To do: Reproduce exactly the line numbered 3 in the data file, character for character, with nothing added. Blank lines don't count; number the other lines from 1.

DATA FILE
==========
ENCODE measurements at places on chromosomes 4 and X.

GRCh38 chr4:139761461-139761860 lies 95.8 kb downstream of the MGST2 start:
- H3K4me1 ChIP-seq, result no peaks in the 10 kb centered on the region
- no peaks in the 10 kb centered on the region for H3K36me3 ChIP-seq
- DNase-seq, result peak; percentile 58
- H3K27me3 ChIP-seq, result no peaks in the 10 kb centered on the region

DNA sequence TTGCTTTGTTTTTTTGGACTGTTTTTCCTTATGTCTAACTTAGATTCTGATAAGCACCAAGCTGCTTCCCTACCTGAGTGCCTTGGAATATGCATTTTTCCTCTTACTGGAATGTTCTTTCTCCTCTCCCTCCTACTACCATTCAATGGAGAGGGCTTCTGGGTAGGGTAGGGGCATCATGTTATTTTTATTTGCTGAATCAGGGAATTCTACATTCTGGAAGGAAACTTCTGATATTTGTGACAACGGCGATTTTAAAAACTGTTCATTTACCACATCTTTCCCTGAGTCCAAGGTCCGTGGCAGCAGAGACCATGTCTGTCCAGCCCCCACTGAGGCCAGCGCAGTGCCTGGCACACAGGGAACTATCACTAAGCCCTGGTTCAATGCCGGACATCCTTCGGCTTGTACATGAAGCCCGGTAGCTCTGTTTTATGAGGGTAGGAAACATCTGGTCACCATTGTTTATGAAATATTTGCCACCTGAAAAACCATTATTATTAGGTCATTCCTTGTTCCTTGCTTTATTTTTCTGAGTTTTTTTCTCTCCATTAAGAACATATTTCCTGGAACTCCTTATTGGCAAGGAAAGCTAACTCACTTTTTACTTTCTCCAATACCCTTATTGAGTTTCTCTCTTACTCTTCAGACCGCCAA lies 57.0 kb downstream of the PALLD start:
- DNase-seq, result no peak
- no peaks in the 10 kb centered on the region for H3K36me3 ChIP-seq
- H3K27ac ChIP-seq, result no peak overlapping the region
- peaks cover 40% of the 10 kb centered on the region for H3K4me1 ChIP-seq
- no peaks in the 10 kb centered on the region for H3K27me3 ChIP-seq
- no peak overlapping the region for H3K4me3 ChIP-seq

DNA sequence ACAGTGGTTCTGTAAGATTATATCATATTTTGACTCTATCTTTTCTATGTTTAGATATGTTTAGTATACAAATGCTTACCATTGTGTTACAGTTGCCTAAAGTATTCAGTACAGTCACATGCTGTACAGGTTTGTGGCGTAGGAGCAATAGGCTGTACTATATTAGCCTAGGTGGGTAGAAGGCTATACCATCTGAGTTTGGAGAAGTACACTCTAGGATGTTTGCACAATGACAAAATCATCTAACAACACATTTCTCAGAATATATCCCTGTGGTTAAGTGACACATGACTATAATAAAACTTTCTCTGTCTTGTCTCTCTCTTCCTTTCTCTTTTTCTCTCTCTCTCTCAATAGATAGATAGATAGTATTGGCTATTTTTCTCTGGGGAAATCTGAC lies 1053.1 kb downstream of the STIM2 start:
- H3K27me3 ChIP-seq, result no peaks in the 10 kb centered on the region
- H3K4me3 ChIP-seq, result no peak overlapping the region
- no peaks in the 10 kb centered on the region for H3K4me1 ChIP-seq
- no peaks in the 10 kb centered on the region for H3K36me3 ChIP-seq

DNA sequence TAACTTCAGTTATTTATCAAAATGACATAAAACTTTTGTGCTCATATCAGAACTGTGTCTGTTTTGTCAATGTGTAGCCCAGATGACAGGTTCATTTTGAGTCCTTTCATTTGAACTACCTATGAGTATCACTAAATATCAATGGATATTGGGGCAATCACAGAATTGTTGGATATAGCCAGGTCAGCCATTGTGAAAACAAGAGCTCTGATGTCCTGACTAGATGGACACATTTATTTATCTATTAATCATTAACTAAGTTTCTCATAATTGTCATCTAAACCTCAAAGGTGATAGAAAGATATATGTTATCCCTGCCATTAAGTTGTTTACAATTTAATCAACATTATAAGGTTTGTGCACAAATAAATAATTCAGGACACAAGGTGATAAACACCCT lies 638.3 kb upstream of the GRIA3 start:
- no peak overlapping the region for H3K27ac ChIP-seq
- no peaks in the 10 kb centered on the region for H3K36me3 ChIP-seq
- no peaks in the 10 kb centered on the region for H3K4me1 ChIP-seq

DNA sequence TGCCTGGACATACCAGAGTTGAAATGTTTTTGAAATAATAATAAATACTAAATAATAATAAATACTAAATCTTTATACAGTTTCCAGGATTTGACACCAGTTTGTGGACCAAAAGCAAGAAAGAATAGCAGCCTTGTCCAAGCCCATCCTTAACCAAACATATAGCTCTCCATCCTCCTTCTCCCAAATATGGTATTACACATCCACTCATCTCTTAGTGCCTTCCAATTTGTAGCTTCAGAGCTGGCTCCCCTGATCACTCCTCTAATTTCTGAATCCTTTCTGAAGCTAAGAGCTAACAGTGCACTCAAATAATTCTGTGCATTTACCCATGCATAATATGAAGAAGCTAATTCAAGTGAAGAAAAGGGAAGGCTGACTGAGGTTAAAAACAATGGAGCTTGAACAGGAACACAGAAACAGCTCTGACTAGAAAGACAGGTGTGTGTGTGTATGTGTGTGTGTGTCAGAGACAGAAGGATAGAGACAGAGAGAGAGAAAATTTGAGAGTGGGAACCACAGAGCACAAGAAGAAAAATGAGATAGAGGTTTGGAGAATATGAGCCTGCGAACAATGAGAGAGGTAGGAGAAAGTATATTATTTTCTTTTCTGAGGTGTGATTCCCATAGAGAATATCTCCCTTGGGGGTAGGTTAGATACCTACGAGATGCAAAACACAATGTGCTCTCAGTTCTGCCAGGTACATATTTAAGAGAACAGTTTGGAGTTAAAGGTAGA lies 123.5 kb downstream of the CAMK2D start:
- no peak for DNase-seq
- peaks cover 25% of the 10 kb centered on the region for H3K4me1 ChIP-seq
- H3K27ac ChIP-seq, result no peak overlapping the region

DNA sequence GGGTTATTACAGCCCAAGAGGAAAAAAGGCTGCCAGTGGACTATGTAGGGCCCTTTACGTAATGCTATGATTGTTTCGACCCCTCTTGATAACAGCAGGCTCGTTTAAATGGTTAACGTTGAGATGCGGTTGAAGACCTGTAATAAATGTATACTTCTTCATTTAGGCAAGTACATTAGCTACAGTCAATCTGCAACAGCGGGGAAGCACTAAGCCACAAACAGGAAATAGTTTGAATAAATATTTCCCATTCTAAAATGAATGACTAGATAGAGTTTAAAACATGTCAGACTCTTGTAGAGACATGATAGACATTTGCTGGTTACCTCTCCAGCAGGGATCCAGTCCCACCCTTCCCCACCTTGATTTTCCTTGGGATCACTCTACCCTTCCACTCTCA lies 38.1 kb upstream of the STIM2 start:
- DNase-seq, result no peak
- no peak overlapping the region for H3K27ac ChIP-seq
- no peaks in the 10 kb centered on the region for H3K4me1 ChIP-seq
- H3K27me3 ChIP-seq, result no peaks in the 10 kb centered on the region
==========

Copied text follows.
- H3K4me1 ChIP-seq, result no peaks in the 10 kb centered on the region